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University of Liverpool

An illustration shows how the polymer could clean up smokestack emissions – although its r...

Hydrogen may hold promise as an alternative to fossil fuels, but there's still a huge petrol-producing infrastructure in place, and not many service stations offer hydrogen refills yet. That's why some scientists are exploring a bridging technology known as the integrated gasification combined cycle (IGCC) process, for converting fossil fuels into hydrogen. Along with hydrogen, though, carbon dioxide is also a byproduct of the IGCC process, which must be dealt with. Fortunately, scientists from the University of Liverpool have developed a polymer that soaks up that CO2 for use in other applications.  Read More

Dr Jon Major says magnesium chloride could replace toxic cadmium chloride in CdTe solar ce...

Tofu has long been touted as a good way to clean out your insides, but now a researcher at the University of Liverpool says an ingredient in tofu could also be used to clean up solar cells. The hope is that the naturally occurring substance could replace a key ingredient in thin film solar cells that is highly toxic and expensive to produce.  Read More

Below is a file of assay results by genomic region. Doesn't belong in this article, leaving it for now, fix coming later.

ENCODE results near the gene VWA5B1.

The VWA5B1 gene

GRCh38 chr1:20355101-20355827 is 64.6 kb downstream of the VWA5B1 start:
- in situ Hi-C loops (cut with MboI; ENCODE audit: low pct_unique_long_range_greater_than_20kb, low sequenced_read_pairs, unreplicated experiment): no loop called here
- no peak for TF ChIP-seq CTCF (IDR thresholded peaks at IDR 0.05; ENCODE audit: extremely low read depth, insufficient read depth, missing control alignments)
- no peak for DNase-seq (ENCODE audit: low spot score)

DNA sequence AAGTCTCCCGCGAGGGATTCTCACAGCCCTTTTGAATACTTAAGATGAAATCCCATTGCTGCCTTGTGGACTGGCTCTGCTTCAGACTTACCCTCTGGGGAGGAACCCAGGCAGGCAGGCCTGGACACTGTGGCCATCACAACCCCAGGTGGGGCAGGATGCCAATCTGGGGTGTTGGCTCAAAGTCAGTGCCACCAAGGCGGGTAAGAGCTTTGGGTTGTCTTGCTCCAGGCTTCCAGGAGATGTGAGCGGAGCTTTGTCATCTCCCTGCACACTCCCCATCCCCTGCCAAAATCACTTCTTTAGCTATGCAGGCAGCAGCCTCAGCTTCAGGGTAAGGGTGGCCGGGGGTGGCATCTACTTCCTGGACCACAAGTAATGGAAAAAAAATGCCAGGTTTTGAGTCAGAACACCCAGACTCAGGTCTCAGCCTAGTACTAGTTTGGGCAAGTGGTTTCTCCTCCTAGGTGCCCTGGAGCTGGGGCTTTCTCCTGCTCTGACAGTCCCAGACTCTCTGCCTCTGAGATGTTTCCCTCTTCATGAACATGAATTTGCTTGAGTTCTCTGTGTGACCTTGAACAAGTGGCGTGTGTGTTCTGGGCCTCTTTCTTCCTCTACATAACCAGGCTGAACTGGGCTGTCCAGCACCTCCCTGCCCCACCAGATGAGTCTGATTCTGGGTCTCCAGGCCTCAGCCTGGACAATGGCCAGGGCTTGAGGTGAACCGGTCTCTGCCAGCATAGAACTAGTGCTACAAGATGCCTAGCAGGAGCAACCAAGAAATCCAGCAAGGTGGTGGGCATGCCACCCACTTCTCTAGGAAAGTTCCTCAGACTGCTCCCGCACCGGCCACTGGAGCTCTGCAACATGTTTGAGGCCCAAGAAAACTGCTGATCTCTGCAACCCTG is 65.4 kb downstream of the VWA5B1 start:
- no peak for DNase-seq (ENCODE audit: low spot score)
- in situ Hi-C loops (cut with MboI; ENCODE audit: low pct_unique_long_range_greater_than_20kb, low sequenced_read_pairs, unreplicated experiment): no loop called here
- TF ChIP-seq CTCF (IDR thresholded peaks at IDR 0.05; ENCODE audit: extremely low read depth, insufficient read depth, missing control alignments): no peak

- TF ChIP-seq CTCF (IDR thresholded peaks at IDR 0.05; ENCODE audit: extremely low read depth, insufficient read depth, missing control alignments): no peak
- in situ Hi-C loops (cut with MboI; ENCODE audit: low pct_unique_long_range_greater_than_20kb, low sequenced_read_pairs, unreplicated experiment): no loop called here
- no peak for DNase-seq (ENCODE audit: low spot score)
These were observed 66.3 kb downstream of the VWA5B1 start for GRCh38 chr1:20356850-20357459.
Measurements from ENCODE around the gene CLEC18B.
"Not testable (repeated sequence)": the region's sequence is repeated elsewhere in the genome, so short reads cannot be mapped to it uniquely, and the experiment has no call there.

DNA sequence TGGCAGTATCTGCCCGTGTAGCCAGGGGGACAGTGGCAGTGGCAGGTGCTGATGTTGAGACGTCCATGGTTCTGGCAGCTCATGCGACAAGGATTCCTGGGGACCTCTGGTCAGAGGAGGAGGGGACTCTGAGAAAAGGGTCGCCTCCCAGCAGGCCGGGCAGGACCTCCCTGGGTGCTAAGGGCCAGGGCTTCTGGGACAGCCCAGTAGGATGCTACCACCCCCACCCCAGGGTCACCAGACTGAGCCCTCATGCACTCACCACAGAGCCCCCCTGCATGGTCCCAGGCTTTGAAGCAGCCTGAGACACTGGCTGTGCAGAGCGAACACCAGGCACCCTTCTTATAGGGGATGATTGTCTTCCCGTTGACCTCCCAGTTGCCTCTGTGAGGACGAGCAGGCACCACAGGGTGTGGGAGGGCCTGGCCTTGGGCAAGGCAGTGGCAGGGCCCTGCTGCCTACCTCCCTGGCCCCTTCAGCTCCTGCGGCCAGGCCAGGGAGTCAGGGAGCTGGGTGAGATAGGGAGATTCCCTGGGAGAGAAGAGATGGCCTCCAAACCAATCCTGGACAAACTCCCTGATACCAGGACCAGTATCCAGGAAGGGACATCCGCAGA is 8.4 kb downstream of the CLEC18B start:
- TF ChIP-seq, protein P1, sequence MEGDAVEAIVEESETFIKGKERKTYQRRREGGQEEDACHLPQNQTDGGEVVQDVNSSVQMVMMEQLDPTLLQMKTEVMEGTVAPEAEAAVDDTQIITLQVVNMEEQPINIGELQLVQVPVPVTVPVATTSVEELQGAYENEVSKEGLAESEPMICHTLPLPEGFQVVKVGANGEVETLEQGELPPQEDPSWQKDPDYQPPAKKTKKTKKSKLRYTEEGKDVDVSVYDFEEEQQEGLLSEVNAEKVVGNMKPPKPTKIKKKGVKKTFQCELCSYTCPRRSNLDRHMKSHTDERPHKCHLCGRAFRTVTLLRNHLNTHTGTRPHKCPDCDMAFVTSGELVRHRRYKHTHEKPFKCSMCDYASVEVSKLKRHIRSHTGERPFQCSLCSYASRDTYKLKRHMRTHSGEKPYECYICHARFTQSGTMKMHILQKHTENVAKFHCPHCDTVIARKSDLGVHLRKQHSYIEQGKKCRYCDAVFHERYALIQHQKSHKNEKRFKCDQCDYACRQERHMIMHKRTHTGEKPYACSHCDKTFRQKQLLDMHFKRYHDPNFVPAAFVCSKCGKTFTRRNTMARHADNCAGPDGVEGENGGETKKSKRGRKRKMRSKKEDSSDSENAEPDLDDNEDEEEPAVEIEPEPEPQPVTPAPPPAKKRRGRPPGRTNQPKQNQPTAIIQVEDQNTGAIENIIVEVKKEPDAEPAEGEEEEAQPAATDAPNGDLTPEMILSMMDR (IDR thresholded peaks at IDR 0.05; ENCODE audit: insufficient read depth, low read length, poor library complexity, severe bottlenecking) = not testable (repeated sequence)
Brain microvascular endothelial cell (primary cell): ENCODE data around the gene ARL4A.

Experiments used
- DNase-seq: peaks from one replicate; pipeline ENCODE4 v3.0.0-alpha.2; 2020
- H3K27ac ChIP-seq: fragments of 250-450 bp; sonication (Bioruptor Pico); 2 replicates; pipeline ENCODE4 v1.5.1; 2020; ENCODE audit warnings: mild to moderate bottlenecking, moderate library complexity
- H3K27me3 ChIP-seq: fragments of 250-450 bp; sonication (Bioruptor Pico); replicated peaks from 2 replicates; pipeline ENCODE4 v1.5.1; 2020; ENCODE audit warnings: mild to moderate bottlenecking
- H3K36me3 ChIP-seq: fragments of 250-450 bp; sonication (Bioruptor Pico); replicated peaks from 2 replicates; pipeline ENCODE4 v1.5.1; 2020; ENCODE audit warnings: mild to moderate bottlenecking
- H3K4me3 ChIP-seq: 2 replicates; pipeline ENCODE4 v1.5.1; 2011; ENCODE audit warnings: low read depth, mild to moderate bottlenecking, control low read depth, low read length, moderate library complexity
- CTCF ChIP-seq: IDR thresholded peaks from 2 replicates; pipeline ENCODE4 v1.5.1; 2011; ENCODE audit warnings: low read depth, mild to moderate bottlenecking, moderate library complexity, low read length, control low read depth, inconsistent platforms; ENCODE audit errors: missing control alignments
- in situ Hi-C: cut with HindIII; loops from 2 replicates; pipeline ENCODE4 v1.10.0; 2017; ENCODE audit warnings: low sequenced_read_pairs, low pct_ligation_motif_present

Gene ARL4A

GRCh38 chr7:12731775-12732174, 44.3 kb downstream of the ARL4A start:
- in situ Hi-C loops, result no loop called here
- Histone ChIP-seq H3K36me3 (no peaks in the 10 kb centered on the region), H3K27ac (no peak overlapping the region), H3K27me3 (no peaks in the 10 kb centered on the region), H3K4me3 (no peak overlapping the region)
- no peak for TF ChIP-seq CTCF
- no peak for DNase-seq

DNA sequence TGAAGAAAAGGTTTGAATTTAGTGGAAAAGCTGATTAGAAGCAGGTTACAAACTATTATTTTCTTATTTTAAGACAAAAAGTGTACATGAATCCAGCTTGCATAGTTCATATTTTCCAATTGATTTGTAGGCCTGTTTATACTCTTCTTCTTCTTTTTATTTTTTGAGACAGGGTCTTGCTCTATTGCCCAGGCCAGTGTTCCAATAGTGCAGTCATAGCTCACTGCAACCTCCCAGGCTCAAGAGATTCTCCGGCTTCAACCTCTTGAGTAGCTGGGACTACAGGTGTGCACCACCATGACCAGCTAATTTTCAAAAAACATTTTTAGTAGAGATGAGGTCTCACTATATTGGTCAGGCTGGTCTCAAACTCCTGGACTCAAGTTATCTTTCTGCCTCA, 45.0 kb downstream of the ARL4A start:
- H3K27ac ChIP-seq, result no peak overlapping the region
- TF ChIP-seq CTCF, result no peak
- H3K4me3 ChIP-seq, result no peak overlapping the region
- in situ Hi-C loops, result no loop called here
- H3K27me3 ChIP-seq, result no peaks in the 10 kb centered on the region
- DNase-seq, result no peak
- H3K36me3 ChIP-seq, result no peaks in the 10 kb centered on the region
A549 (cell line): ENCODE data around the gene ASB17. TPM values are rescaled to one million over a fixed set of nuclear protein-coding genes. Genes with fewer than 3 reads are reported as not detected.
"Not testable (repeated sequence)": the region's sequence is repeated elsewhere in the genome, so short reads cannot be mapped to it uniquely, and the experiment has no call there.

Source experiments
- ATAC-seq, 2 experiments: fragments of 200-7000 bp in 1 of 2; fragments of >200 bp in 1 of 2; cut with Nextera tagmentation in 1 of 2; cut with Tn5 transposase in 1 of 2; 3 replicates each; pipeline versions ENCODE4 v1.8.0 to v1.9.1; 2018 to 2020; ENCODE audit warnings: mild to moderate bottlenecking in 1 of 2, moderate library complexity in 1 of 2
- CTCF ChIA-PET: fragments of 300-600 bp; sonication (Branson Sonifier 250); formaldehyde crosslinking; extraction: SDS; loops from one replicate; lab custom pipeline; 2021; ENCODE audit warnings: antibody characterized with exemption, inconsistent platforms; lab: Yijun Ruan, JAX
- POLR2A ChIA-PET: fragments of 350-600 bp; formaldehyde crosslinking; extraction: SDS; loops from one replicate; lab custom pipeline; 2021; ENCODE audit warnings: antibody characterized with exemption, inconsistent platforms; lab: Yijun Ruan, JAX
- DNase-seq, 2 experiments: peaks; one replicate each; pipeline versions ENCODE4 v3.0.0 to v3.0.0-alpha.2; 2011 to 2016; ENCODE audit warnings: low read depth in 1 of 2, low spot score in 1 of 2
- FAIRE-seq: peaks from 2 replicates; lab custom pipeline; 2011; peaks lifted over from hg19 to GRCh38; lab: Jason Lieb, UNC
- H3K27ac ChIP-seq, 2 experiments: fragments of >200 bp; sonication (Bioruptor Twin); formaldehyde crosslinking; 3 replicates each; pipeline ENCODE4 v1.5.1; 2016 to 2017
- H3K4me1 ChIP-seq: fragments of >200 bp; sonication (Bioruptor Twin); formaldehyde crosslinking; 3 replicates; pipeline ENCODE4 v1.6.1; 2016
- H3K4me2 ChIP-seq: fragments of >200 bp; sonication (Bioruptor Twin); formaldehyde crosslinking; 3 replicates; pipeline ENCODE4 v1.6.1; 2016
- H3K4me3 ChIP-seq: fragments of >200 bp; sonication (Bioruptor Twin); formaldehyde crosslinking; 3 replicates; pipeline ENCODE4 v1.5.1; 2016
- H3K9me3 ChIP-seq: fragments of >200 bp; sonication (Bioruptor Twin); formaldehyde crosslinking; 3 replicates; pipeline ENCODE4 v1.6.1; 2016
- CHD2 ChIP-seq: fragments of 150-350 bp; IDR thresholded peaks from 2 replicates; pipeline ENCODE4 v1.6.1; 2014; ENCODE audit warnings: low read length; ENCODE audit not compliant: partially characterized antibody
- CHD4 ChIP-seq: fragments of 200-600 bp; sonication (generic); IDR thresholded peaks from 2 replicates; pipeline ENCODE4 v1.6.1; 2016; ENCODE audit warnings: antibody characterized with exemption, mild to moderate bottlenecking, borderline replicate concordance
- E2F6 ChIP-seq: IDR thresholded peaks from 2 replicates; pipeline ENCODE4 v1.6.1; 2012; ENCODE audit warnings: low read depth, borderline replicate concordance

The team behind the Arion1 hope to reach 90 mph and claim the bike world speed record

Last September, at the World Human Powered Speed Challenge at Battle Mountain in Nevada, a Dutch team made up of students from TU Delft and VU Amsterdam set the current world speed record of 83.13 mph (133.78 km/h) for an unpaced cyclist on flat ground in the VeloX3. The University of Liverpool Velocipede Team (ULVT) has now announced its intentions to take the title with the Arion1 Velocipede, a bicycle resembling an oversized medicine capsule that has been left out in the sun too long.  Read More

The Wi-Fi virus could reportedly spread as quickly as an airborne biological virus (Image:...

We all know to look out for viruses that can be spread over the internet, or by sharing files between computers. Now, however, scientists at the University of Liverpool have shown for the first time that special viruses could move between wireless access points using existing Wi-Fi networks – as efficiently as the common cold virus spreads between people through the air.  Read More

The current functioning prototype of the Odoreader

A new, non-invasive type of test could spell the beginning of a new age in bladder cancer diagnosis. Researchers at the University of Liverpool and University of the West of England in Bristol have created a device that can analyze the odors in urine to catch early signs of this type of cancer. The researchers claim the device has generated an accuracy rate of 100 percent in tests with 98 urine samples.  Read More

Dry water has been found to have several potential environmentally-friendly uses